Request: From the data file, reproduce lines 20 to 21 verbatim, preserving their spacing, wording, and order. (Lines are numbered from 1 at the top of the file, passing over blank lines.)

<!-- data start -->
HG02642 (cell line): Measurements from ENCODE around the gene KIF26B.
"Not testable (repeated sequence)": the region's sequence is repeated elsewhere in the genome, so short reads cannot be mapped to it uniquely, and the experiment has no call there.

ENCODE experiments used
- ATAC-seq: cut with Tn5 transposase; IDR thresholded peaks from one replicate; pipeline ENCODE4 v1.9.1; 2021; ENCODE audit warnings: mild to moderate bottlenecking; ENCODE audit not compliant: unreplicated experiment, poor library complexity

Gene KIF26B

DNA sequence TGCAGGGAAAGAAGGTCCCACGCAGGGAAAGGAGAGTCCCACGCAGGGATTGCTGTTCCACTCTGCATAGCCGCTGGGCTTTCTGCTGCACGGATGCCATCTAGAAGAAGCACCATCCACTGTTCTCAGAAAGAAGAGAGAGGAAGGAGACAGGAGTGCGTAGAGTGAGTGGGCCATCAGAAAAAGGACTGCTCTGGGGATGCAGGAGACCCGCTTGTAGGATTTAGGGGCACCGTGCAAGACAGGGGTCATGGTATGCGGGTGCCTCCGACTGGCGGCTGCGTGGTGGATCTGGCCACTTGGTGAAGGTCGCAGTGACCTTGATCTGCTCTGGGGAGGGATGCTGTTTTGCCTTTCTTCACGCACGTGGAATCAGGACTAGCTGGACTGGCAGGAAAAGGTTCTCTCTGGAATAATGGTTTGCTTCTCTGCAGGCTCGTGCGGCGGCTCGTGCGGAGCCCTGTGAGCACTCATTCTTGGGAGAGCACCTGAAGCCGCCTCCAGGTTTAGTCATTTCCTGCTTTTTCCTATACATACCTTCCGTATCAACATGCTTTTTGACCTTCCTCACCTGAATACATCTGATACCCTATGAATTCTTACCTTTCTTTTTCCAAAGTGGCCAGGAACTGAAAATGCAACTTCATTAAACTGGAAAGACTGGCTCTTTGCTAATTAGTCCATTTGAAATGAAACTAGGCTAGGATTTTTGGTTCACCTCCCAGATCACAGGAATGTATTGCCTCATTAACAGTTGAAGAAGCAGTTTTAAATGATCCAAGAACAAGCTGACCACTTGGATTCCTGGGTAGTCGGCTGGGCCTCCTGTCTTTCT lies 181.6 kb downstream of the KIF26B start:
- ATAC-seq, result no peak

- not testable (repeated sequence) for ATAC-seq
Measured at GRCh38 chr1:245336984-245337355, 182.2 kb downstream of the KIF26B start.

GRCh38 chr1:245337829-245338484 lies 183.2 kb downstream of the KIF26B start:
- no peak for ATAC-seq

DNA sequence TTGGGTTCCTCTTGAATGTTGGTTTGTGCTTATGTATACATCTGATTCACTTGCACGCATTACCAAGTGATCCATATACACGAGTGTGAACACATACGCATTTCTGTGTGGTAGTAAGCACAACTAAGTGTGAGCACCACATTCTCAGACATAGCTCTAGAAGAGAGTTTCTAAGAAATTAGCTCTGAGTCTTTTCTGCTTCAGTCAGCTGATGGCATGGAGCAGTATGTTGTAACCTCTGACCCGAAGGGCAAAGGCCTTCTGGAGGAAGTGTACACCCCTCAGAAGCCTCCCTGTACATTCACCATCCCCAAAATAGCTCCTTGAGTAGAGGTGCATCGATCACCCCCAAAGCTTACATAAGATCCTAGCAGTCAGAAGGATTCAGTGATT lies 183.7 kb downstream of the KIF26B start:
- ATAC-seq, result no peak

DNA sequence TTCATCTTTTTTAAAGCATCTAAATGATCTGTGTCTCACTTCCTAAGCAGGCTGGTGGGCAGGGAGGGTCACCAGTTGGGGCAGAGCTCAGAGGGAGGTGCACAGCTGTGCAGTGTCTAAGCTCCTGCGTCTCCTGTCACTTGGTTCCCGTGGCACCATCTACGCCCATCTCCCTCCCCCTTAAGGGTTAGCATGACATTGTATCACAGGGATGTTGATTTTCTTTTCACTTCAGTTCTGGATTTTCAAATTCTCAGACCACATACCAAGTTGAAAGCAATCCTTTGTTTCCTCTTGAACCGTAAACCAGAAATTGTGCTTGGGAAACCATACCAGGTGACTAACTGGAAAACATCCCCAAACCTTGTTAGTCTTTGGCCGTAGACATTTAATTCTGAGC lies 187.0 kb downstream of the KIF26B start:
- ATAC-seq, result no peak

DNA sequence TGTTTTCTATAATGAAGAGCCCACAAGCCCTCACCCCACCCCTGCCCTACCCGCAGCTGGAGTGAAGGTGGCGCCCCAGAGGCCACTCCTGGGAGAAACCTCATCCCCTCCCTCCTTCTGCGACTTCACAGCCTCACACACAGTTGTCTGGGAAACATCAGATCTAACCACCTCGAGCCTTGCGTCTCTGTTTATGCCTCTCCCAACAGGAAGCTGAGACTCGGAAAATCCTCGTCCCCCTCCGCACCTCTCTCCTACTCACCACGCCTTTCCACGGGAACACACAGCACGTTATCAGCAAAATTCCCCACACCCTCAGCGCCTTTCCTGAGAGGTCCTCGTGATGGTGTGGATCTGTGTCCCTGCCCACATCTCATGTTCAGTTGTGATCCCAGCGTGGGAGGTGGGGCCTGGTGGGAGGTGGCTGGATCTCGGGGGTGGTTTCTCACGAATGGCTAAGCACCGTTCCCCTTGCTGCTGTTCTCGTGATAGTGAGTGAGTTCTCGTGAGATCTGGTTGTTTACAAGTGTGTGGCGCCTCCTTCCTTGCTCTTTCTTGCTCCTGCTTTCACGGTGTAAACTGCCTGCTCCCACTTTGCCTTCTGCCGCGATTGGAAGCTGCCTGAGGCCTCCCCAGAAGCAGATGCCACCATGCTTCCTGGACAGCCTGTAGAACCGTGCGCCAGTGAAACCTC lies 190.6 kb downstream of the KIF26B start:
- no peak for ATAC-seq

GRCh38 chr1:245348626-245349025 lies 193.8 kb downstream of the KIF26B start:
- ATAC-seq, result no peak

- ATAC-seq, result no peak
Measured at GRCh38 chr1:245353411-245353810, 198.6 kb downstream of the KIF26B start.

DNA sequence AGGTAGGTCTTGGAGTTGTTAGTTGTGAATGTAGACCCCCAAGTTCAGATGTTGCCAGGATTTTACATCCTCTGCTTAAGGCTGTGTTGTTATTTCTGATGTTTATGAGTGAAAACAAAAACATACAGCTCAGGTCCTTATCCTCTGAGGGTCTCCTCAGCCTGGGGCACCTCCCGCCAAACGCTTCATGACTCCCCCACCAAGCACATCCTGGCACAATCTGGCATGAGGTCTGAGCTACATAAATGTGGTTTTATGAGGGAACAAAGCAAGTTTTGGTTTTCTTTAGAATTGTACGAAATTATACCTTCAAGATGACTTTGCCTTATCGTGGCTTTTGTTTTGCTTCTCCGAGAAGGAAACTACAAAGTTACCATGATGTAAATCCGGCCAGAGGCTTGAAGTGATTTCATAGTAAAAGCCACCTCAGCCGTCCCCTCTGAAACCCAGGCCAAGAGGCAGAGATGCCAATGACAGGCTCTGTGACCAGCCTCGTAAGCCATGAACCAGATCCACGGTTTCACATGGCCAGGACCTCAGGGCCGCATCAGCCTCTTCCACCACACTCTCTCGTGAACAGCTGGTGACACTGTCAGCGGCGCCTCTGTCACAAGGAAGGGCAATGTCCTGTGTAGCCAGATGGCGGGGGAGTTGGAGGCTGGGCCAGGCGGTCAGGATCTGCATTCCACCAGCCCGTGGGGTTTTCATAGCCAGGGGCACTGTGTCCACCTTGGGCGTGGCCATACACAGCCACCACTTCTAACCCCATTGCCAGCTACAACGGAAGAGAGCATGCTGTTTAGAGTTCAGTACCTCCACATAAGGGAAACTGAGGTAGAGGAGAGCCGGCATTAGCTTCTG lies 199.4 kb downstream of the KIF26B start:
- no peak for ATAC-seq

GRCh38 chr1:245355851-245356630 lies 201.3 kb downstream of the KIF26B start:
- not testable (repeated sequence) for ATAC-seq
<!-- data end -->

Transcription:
- ATAC-seq, result no peak
Measured at GRCh38 chr1:245353411-245353810, 198.6 kb downstream of the KIF26B start.